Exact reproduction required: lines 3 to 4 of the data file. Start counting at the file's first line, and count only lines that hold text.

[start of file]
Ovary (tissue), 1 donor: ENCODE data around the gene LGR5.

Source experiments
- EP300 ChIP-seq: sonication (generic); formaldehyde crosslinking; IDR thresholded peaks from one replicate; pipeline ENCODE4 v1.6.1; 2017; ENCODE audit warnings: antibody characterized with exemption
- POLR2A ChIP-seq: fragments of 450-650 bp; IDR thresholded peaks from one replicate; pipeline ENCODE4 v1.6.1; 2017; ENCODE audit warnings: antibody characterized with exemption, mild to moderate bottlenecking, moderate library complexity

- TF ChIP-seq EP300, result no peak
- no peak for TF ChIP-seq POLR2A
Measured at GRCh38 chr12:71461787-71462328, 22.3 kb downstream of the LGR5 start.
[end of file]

- EP300 ChIP-seq: sonication (generic); formaldehyde crosslinking; IDR thresholded peaks from one replicate; pipeline ENCODE4 v1.6.1; 2017; ENCODE audit warnings: antibody characterized with exemption
- POLR2A ChIP-seq: fragments of 450-650 bp; IDR thresholded peaks from one replicate; pipeline ENCODE4 v1.6.1; 2017; ENCODE audit warnings: antibody characterized with exemption, mild to moderate bottlenecking, moderate library complexity